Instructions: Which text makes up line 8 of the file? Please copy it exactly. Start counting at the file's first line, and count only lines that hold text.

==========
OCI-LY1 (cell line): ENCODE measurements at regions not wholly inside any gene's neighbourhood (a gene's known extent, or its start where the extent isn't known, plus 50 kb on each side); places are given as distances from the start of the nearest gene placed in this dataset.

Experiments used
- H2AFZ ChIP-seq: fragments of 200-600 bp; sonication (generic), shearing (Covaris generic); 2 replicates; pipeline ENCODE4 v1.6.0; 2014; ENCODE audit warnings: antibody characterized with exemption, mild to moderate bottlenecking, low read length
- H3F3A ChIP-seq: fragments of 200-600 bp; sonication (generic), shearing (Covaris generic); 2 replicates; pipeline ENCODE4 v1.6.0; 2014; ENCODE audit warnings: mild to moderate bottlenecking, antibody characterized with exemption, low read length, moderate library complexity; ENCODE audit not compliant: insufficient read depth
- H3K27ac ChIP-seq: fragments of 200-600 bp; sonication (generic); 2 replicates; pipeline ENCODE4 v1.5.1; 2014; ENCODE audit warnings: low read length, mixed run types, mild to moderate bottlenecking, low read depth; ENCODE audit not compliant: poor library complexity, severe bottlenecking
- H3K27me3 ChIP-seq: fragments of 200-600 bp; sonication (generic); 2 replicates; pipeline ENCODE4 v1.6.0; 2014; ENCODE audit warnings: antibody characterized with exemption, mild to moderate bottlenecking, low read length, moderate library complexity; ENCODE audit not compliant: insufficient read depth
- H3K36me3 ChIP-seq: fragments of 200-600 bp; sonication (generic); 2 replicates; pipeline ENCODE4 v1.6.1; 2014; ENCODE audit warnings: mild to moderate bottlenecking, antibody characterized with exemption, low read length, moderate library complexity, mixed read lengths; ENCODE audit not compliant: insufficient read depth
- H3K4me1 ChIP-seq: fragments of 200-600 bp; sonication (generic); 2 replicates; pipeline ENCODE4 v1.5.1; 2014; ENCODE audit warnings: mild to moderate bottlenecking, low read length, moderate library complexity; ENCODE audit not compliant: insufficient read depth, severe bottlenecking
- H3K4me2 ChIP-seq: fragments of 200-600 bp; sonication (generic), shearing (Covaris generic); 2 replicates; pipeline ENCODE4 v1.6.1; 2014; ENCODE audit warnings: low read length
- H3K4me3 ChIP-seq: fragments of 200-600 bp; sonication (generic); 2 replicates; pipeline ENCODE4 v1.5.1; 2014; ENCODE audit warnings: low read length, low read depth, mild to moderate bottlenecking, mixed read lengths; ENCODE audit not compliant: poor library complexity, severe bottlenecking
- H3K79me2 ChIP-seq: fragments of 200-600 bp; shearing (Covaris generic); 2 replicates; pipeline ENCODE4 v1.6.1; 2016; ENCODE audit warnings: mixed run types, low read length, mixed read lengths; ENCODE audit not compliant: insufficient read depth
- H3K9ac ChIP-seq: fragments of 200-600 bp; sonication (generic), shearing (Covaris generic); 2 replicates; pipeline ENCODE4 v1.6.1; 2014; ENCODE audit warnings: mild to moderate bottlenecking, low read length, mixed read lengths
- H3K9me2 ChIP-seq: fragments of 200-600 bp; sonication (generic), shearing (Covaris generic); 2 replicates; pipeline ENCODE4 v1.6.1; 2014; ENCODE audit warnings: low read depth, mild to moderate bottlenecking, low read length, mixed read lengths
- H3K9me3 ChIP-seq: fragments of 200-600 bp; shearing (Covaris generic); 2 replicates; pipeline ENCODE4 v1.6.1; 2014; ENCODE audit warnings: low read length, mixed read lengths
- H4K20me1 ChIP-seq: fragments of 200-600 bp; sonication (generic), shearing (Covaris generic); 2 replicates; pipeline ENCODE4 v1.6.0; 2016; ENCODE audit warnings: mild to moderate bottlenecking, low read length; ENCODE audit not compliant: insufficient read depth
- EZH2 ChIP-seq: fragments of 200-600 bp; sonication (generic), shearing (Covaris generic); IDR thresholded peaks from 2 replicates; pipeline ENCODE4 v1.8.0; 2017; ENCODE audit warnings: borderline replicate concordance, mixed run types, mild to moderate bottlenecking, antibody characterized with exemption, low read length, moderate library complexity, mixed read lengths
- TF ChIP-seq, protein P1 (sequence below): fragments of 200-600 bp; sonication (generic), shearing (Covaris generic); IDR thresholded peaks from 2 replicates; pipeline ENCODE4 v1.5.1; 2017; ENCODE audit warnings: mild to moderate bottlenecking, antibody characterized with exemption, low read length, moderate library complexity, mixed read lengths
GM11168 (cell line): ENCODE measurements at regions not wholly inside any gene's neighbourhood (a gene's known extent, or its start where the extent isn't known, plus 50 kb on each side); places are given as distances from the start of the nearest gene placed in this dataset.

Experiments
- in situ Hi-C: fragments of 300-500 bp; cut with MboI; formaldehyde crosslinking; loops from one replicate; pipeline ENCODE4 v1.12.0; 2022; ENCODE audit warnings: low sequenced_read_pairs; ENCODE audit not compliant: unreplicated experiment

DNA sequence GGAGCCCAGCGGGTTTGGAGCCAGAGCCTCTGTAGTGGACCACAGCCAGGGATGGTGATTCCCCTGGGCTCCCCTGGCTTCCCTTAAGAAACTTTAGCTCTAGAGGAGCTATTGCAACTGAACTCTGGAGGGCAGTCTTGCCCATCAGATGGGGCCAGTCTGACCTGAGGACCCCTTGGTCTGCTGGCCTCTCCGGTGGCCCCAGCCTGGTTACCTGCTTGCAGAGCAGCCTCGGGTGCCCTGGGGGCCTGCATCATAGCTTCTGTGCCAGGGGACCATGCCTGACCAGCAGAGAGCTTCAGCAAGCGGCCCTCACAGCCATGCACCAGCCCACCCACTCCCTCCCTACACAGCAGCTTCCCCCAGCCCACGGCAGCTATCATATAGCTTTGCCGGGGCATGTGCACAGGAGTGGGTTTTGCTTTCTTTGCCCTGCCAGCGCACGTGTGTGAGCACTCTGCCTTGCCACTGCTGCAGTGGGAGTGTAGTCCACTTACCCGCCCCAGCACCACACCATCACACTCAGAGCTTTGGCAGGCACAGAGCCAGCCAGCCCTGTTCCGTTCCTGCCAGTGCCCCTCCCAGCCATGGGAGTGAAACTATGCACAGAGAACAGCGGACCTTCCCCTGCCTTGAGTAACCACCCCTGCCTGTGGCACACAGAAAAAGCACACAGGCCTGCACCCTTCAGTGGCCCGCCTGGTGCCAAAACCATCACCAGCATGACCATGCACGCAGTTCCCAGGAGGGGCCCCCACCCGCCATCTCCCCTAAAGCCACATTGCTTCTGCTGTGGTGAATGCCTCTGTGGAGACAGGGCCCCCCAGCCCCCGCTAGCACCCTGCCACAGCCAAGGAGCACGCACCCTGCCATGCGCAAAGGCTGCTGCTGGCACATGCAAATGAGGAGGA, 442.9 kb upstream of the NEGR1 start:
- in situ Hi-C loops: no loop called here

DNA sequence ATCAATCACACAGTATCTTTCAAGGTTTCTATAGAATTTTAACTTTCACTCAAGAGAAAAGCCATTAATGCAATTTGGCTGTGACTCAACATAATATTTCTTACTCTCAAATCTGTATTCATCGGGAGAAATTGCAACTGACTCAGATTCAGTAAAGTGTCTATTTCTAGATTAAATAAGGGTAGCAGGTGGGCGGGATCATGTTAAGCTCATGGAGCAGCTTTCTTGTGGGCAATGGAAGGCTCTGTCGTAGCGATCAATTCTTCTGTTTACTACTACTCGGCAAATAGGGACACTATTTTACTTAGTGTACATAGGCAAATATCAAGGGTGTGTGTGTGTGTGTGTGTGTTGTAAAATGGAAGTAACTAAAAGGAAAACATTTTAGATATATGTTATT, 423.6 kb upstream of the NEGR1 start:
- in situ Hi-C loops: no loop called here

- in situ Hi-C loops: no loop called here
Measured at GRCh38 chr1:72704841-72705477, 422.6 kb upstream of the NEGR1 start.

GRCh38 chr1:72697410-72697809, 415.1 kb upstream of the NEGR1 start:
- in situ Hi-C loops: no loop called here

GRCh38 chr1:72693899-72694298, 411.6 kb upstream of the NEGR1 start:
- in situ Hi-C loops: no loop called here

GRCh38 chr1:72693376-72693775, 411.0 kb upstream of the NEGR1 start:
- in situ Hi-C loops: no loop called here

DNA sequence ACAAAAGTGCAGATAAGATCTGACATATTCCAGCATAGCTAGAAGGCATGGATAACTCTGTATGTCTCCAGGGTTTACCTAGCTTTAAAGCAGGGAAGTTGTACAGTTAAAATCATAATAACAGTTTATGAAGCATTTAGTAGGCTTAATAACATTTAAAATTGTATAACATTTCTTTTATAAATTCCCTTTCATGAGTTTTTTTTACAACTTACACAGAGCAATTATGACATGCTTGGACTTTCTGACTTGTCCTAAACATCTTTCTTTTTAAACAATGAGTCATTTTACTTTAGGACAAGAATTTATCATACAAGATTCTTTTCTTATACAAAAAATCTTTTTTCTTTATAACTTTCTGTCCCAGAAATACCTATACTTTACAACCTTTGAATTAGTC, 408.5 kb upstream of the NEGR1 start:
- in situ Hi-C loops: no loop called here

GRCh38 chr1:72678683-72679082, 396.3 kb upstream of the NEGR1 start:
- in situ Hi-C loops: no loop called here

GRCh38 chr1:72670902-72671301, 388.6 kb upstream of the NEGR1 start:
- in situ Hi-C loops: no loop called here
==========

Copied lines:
- H3K4me1 ChIP-seq: fragments of 200-600 bp; sonication (generic); 2 replicates; pipeline ENCODE4 v1.5.1; 2014; ENCODE audit warnings: mild to moderate bottlenecking, low read length, moderate library complexity; ENCODE audit not compliant: insufficient read depth, severe bottlenecking